iTunes

Opening the iTunes Store.If iTunes doesn’t open, click the iTunes icon in your Dock or on your Windows desktop.Progress Indicator
Opening the iBooks Store.If iBooks doesn't open, click the iBooks app in your Dock.Progress Indicator
iTunes

iTunes is the world's easiest way to organize and add to your digital media collection.

We are unable to find iTunes on your computer. To preview and buy music by [?], download iTunes now.

Do you already have iTunes? Click I Have iTunes to open it now.

I Have iTunes Free Download
iTunes for Mac + PC

Dixie Dregs

View In iTunes

To preview a song, mouse over the title and click Play. Open iTunes to buy and download music.

Biography

One of the top jazz-rock fusion ensembles ever, the Dixie Dregs combined virtuoso technique with eclecticism and a sense of humor and spirit too frequently lacking in similar projects. Guitarist Steve Morse and bassist Andy West played together as high-school students in Augusta, GA, in a conventional rock band called Dixie Grit. When Morse was expelled from school for refusing to cut his hair, he enrolled at the University of Miami School of Music, where he met violinist Allen Sloan, who had played with the Miami Philharmonic, and drummer Rod Morgenstein. The three decided to form a band, and Morse convinced West to come to Miami and join. The Dixie Dregs completed their lineup with keyboardist Steve Davidowski. Their first album, The Great Spectacular, was recorded for a class project in 1975 and later released by the band (it is long out of print). Following graduation, the quintet began playing live around the South and got its break after opening for Sea Level on 1976, when a representative from Capricorn Records was impressed enough to sign the band. Mark Parrish, a former member of Dixie Grit, replaced Davidowski for their official debut, 1977's Free Fall.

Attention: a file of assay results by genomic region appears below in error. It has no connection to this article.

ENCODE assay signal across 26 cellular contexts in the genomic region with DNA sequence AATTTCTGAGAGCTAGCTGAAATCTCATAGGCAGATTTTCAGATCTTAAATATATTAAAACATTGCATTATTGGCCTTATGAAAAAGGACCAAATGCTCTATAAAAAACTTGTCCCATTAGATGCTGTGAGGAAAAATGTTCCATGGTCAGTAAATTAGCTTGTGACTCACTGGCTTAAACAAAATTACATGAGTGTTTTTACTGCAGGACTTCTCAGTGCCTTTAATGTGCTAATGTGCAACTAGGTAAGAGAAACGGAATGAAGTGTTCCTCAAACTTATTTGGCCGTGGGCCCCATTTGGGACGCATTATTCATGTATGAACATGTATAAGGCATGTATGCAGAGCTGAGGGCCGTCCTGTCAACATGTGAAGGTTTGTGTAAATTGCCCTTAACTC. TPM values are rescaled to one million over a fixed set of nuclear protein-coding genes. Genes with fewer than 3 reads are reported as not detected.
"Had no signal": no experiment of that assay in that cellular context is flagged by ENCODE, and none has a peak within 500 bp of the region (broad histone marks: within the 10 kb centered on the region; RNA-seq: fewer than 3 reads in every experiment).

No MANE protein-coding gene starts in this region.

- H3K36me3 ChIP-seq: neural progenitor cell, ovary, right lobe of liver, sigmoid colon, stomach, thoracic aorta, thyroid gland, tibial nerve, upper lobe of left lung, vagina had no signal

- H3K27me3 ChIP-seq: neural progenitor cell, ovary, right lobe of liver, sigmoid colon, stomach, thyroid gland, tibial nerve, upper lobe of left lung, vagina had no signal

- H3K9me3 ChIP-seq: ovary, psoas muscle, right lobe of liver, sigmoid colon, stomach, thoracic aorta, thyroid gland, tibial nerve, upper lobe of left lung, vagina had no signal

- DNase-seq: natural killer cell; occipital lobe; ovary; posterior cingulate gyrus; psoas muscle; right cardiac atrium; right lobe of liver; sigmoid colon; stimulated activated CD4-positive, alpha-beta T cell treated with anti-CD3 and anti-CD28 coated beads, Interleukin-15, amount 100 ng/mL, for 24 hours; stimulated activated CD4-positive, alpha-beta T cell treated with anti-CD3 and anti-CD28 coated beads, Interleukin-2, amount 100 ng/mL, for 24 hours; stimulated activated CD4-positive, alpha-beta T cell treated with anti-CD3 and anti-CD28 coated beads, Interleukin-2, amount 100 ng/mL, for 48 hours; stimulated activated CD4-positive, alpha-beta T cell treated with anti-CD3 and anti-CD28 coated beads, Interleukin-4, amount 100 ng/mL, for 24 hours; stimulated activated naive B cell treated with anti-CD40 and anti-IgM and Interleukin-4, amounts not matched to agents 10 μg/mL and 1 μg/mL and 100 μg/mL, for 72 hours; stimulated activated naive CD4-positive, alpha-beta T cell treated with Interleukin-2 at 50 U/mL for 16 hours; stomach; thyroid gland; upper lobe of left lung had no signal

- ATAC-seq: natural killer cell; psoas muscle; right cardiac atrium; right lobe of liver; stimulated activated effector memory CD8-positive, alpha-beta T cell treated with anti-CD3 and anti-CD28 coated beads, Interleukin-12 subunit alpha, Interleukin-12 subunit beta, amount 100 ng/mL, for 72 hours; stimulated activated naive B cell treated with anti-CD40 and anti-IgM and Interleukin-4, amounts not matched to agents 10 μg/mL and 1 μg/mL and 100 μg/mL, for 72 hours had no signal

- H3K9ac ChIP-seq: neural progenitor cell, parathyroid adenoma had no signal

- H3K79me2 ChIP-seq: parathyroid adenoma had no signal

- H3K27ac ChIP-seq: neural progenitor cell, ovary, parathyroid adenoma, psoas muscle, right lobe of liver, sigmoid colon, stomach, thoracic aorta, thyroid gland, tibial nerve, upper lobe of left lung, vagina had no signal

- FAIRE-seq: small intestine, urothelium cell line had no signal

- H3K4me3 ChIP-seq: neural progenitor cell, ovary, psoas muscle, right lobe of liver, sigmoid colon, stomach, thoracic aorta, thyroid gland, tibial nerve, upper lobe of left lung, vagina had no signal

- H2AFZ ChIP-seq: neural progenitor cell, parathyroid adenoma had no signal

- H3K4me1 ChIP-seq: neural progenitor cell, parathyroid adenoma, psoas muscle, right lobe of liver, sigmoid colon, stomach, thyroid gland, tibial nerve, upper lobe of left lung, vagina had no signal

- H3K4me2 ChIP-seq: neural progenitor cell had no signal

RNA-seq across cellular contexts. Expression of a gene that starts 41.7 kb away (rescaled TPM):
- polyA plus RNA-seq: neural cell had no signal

Their follow-up, What If, proved to be one of their most artistically successful albums, and the Dixie Dregs played at the 1978 Montreux Jazz Festival with T Lavitz replacing Parrish. Half of Night of the Living Dregs contains excerpts from that concert. The group shortened its name to the Dregs for 1981's Unsung Heroes, and added both vocalists and three-time national fiddling champ Mark O'Connor, whose old-timey playing style added another dimension to the group's sound, for Industry Standard. The Dregs then disbanded; the highly respected Morse formed his own band and recorded several albums, later joining Kansas from 1986 to 1988, while Morgenstein hooked up with pop-metallists Winger.

The Dregs reunited briefly in 1988 for a series of live dates, but a full-fledged reunion didn't take place until 1992, with Morse, Lavitz, Morgenstein, and Dave LaRue of the Steve Morse Band in West's place. Allen Sloan rejoined only briefly, with his position then filled by ex-Mahavishnu Orchestra member Jerry Goodman. Bring 'Em Back Alive was culled from the group's tour, and 1994's Full Circle was also well received. California Screamin' followed in early 2000.

Top Songs